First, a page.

The procedure of TTRP is summarized in Algorithm 2. For the input of this algorithm, the TT-ranks of

We demonstrate the efficiency of TTRP using synthetic datasets and the MNIST dataset [

In Definition 3.1, we set the TT-ranks to be one. To explain our motivation of this settting, we investigate the effect of different TT-ranks—we herein consider the situation that the TT-ranks take

Two synthetic datasets with dimension

Two synthetic datasets are tested to assess the effect of different distributions for TT-cores, whose sizes are

The storage of the projection matrix and the cost of computing

Gaussian RP | Very sparse RP | Gaussian TRP | TTRP | |
---|---|---|---|---|

Storage cost | ||||

Computational cost |

Two synthetic datasets with size

Gaussian RP | Very Sparse RP | ||||
---|---|---|---|---|---|

Mean | Variance | Storage | Mean | Variance | Storage |

0.9908 | 0.0032 | 240000 | 0.9963 | 0.0025 | 2400 |

Dimensions for tensorization | Gaussian TRP | TTRP | |||||
---|---|---|---|---|---|---|---|

Mean | Variance | Storage | Mean | Variance | Storage | ||

[6, 4] | [100, 100] | 0.9908 | 0.0026 | 4800 | 0.9884 | 0.0026 | 1000 |

[4, 3, 2] | [25, 20, 20] | 0.9747 | 0.0062 | 1560 | 0.9846 | 0.0028 | 200 |

[3, 2, 2, 2] | [10, 10, 10, 10] | 0.9811 | 0.0123 | 960 | 0.9851 | 0.0035 | 90 |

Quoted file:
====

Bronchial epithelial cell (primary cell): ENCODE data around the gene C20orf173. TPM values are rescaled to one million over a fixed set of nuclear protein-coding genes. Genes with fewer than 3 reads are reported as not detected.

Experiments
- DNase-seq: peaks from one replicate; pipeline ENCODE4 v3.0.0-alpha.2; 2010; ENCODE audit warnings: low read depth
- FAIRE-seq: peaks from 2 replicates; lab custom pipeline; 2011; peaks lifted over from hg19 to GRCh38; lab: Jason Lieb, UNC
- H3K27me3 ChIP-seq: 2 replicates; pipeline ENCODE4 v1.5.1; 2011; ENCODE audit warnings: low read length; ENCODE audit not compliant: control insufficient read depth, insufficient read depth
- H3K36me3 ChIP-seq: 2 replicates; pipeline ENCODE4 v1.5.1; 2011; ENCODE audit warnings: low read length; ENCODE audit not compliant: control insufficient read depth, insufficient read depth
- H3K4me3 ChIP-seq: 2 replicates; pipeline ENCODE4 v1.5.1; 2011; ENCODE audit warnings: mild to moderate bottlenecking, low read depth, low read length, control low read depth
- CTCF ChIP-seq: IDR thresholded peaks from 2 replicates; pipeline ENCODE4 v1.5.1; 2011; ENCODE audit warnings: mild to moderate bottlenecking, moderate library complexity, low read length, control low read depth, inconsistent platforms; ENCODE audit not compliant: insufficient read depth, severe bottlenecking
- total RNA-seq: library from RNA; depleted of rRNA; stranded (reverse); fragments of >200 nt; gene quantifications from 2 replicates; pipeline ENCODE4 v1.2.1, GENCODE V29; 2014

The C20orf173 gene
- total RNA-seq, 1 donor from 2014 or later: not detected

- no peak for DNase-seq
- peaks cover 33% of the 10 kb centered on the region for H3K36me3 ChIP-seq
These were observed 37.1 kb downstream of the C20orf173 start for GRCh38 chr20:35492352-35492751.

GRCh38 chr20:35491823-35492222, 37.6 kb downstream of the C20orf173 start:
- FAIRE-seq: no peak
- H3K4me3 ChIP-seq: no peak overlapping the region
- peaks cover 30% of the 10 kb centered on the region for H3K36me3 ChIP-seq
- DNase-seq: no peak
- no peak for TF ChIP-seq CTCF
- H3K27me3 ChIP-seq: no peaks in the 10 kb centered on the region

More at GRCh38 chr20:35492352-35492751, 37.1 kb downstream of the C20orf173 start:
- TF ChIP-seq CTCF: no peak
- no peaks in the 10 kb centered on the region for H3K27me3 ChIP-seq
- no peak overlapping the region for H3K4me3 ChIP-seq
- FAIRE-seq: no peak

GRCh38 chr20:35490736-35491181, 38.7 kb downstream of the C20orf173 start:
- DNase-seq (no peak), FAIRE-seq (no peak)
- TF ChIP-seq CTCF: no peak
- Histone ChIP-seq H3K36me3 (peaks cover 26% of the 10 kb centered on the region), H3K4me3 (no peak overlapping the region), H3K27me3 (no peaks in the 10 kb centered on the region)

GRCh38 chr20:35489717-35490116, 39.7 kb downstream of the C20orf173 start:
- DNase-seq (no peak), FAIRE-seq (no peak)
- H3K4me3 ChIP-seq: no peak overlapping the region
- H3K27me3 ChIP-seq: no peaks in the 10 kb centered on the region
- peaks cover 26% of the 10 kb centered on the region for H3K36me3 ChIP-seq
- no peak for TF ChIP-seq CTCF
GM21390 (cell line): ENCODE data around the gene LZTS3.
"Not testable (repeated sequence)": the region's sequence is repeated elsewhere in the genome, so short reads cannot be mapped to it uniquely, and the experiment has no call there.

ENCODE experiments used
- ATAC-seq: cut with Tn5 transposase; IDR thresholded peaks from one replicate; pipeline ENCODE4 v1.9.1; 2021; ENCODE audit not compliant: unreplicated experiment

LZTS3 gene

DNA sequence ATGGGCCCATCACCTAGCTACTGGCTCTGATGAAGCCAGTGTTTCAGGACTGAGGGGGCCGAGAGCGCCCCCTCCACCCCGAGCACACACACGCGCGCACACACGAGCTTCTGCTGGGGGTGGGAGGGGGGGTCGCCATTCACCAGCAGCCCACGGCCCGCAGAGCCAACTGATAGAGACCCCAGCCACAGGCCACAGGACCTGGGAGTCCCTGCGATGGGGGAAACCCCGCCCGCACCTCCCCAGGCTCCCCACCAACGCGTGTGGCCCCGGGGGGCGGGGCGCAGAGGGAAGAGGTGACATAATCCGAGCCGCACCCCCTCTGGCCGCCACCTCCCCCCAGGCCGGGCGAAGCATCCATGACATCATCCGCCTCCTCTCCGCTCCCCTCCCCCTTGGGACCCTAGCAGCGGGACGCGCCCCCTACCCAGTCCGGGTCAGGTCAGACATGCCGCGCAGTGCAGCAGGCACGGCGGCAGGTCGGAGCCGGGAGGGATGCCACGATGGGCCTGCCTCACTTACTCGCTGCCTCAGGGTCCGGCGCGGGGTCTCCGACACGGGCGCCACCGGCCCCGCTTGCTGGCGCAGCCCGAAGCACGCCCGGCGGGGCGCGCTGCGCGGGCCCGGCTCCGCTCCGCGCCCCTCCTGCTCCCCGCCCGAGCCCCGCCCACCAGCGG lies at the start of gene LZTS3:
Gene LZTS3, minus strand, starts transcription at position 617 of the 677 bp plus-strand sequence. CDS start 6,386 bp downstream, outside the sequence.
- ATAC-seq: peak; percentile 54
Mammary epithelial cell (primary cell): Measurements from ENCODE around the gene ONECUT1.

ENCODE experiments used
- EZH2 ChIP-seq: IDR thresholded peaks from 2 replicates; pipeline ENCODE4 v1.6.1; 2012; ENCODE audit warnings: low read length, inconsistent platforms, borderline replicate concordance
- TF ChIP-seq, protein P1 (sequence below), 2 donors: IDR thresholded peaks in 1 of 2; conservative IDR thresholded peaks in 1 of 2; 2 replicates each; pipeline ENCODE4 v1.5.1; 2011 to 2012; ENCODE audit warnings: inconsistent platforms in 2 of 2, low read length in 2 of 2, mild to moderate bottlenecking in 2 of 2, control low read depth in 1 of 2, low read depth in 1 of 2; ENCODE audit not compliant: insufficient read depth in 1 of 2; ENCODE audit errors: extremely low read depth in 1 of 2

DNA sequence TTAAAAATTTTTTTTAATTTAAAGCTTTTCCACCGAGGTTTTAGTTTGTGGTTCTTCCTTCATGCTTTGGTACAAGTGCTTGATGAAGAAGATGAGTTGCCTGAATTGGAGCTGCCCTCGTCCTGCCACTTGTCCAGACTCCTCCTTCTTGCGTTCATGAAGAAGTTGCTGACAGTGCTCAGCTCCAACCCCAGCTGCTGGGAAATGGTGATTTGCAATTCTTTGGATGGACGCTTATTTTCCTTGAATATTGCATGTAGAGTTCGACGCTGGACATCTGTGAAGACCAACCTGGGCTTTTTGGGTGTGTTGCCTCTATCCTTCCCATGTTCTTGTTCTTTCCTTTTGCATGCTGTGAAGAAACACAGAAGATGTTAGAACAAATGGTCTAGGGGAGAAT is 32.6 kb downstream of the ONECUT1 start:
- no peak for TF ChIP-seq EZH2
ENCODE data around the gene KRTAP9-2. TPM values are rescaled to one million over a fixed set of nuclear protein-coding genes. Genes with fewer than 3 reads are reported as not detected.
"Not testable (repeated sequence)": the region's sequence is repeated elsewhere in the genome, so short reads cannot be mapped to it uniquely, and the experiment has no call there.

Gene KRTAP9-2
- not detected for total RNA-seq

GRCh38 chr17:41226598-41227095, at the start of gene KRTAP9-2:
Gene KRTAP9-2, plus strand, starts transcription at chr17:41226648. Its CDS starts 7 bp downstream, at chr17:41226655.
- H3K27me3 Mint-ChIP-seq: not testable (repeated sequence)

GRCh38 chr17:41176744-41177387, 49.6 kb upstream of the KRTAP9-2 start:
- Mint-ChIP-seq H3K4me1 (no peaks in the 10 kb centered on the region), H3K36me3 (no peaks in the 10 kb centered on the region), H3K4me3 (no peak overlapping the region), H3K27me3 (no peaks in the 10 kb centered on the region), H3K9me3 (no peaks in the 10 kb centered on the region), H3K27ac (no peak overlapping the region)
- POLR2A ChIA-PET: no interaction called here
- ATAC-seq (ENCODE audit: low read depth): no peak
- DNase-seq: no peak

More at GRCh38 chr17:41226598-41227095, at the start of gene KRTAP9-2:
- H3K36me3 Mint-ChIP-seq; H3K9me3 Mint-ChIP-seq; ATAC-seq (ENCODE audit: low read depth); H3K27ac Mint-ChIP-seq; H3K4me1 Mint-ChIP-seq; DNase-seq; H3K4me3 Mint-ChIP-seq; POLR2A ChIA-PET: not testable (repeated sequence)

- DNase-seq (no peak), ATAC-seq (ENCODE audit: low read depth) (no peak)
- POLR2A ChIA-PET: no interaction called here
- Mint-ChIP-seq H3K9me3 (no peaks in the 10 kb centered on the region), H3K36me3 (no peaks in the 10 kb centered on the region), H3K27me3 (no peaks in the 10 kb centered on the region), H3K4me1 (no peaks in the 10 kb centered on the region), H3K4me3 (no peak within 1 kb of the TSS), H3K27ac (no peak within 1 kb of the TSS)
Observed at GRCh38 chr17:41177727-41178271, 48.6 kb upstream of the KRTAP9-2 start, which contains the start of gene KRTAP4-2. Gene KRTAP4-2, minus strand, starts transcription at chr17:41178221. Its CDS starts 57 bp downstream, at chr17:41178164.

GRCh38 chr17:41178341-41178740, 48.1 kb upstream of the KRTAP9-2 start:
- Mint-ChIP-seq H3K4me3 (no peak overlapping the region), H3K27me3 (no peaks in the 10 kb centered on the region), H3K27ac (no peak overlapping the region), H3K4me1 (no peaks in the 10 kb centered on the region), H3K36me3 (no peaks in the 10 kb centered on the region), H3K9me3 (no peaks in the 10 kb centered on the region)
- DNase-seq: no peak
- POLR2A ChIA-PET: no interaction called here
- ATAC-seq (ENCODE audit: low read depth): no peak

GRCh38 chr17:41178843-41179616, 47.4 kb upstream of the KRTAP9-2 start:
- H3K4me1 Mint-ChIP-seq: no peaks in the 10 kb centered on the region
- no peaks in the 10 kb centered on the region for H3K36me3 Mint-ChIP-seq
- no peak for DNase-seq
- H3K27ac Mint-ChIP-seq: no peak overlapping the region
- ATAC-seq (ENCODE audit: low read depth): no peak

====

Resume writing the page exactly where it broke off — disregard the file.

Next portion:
Next the CPU times for projecting a data point using the four methods (TTRP, Gaussian TRP, Very Sparse RP and Gaussian RP) are assessed. Here, we set the reduced dimension

Finally, we validate the performance of our TTRP approach using the MNIST dataset [

Random projection plays a fundamental role in conducting dimension reduction for high-dimensional datasets, where pairwise distances need to be approximately preserved. With a focus on efficient tensorized computation, this paper develops a tensor train random projection (TTRP) method. Based on our analysis for the bias and the variance, TTRP is proven to be an expected isometric projection with bounded variance. From the analysis in Theorem 3.2, the Rademacher distribution is shown to be an optimal choice to generate the TT-cores of TTRP. For computational convenience, the TT-ranks of TTRP are set to one, while from our numerical results, we show that different TT-ranks do not lead to significant results for the mean and the variance of the ratio of the pairwise distance. Our detailed numerical studies show that, compared with standard projection methods, our TTRP with the default setting (TT-ranks equal one and TT-cores are generated through the Rademacher distribution), requires significantly smaller storage and computational costs to achieve a competitive performance. From numerical results, we also find that our TTRP has smaller variances than tensor train random projection methods based on Gaussian distributions. Even though we have proven the properties of the mean and the variance of TTRP and the numerical results show that TTRP is efficient, the upper bound in Proposition 3.2 involves the dimensionality of datasets (

The authors thank Osman Asif Malik and Stephen Becker for helpful suggestions and discussions.

If all TT-ranks of tensorized matrix

We set

Substituting

Applying

Generally, for some